In recent years this whole conception is increasingly out of favour with either side of the political spectrum. On the progressive left any idea of a national unity founded on a shared, patriotic history and geography is enough to make many people’s hair stand on end. But the neo-liberal right is equally suspicious of the idea individuals might be constrained by duties and responsibilities to their community, including the nation. To be fair though, nativist conservatism bears as much historical responsibility as other political poles, the practical destruction of a unified British citizenship was achieved from the 1960s to 80s in an effort to legally constrain immigration. The result also has as much to do with administrative convenience (meaning convenience for the administration, not the other way round) as any ideological motivations.

The current approach results in citizenship not being an essential feature of living in Britain, but rather an optional extra

Either way, the result is a replacement of a concept of citizenship in an organic community, involving rights and duties; with various forms of purely administrative ‘Right to Remain’, legal statuses of residence without presumption of any deeper commitment. The accompanying macro-concept of the country goes from being a shared national story, with a land brought alive by the history it shares with a people; to an arbitrary geographic area over which an administration provides services to whoever happens to be living there.

This idea spreads, by inertia as much as anything else, because it is convenient in different ways to the administrative, corporate and cultural elites, in other words, the left and right liberals who run society. At the same time, it goes unquestioned by many conservatives because if you don’t look very hard you might mistake it for immigration restriction. The reality, though, is that it undermines the sense of national community and mutual responsibility while leaving a large population at the administrative mercy of the bureaucracy. But what would an alternative look like?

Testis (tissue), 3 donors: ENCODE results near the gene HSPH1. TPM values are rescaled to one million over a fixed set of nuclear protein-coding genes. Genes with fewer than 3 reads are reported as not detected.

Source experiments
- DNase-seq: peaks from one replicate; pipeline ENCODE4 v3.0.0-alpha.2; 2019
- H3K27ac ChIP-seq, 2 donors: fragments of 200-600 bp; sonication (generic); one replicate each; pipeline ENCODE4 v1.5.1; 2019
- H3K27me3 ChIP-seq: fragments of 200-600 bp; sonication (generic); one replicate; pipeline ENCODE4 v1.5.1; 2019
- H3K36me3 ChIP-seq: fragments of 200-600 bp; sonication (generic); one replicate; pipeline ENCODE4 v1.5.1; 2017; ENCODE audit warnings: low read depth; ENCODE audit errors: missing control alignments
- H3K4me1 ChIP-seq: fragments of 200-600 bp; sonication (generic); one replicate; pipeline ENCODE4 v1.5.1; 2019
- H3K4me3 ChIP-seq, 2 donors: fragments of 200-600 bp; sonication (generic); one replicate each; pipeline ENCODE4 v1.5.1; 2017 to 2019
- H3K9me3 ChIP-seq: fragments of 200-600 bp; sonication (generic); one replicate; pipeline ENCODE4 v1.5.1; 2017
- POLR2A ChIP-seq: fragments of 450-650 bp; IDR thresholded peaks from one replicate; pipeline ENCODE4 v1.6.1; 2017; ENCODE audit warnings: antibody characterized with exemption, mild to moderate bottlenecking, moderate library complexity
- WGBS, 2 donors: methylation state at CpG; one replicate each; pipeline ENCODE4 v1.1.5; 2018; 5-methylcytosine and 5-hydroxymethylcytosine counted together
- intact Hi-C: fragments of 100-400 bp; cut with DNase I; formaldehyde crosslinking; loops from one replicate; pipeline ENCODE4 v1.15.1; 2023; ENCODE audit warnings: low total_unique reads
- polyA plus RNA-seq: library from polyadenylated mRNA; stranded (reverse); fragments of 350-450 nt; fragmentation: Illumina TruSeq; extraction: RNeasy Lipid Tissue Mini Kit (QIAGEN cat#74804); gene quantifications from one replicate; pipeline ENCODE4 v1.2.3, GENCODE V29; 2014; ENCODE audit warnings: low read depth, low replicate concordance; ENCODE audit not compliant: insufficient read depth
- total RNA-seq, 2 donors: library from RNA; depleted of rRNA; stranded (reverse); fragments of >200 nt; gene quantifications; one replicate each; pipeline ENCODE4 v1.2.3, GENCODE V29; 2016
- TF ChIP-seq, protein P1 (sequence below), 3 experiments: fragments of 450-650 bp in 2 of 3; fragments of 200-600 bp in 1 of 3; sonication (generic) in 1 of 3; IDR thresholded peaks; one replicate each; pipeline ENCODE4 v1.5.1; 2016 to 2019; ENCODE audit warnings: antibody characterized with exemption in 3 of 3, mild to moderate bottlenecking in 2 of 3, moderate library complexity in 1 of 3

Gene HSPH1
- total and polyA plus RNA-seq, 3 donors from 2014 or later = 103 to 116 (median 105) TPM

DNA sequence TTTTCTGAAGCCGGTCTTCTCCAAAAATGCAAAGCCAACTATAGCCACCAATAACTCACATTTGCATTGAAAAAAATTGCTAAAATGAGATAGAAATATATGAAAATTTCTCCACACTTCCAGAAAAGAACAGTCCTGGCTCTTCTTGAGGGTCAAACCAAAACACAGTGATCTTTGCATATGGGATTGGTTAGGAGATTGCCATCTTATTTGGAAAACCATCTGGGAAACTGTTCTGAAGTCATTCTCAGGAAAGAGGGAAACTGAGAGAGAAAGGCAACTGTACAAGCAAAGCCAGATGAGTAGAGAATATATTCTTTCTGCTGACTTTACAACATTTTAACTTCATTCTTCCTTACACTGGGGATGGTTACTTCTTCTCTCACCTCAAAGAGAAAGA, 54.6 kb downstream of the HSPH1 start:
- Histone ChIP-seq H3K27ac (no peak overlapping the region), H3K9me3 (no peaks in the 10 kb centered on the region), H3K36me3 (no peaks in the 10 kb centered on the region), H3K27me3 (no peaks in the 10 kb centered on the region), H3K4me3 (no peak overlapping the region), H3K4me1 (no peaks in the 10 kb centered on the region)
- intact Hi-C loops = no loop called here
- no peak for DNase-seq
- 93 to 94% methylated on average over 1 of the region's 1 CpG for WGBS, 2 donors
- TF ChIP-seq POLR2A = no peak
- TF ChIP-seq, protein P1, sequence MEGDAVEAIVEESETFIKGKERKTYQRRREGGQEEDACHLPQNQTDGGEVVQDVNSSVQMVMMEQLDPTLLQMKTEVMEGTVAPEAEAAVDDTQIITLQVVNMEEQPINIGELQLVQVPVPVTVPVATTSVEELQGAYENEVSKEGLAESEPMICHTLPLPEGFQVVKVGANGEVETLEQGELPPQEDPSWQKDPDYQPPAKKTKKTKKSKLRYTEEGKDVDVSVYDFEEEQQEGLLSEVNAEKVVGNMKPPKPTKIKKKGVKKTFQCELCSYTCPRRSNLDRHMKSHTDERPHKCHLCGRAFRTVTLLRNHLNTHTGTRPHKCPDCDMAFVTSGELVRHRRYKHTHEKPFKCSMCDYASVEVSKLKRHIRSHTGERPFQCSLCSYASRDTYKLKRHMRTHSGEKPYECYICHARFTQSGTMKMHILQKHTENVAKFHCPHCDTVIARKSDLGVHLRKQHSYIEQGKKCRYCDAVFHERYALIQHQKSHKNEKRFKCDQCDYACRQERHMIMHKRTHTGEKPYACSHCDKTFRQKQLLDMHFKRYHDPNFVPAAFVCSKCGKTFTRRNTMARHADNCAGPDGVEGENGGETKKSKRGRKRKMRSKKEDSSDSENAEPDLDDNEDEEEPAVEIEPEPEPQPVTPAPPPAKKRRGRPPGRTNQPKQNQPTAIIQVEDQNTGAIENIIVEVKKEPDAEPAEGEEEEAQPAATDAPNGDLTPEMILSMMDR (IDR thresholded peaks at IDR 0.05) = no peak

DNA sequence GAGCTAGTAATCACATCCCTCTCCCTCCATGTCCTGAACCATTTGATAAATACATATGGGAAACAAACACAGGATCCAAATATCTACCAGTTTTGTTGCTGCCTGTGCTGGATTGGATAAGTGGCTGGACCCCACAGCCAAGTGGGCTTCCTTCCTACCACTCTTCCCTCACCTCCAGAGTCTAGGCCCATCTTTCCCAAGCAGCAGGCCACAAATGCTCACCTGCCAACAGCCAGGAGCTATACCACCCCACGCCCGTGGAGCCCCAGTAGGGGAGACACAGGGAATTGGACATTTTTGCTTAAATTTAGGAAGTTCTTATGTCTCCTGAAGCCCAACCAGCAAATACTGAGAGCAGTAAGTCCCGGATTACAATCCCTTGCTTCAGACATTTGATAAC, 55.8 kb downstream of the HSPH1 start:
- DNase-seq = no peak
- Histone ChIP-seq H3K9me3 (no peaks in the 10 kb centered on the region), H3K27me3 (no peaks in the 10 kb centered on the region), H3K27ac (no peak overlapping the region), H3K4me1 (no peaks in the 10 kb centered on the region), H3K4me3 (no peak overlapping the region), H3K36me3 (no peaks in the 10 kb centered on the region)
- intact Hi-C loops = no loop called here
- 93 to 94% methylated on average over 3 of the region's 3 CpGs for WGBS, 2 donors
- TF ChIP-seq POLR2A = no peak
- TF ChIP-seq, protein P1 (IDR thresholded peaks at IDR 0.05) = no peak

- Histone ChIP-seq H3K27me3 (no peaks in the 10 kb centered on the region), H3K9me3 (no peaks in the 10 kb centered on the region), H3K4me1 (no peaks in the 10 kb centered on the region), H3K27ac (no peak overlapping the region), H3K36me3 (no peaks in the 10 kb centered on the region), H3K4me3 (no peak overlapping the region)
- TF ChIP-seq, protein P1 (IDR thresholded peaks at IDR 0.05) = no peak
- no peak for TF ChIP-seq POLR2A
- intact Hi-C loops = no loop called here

Perhaps a system that aimed for almost everyone in Britain to be either citizens or temporary visitors (whether for work, education, tourism or another reason). One where immigration was controlled and permanent residents were actively encouraged to gain citizenship and thus solidify their status and formally join the national community. A citizenship that required a demonstration of commitment to the UK, but did not cost thousands of pounds to secure. A more genuinely, conservative approach to immigration and integration might offer citizenship to anyone who serves in the British Armed Forces for more than two, three or five years; but tighter limits on generic routes of immigration. At the same time, it would oppose dilutions of citizenship such as spreading voting rights to all residents.

The current approach tends to result in citizenship not being an essential feature of living in Britain, but rather an optional extra, an aesthetic preference sprinkled on top of the real meat and veg of rights to live, work, claim benefits and use public services in the UK.  But if we do wish to promote unity, community and responsibility within our remarkable diversity, then this is one unconscious trend we may wish to consciously reconsider.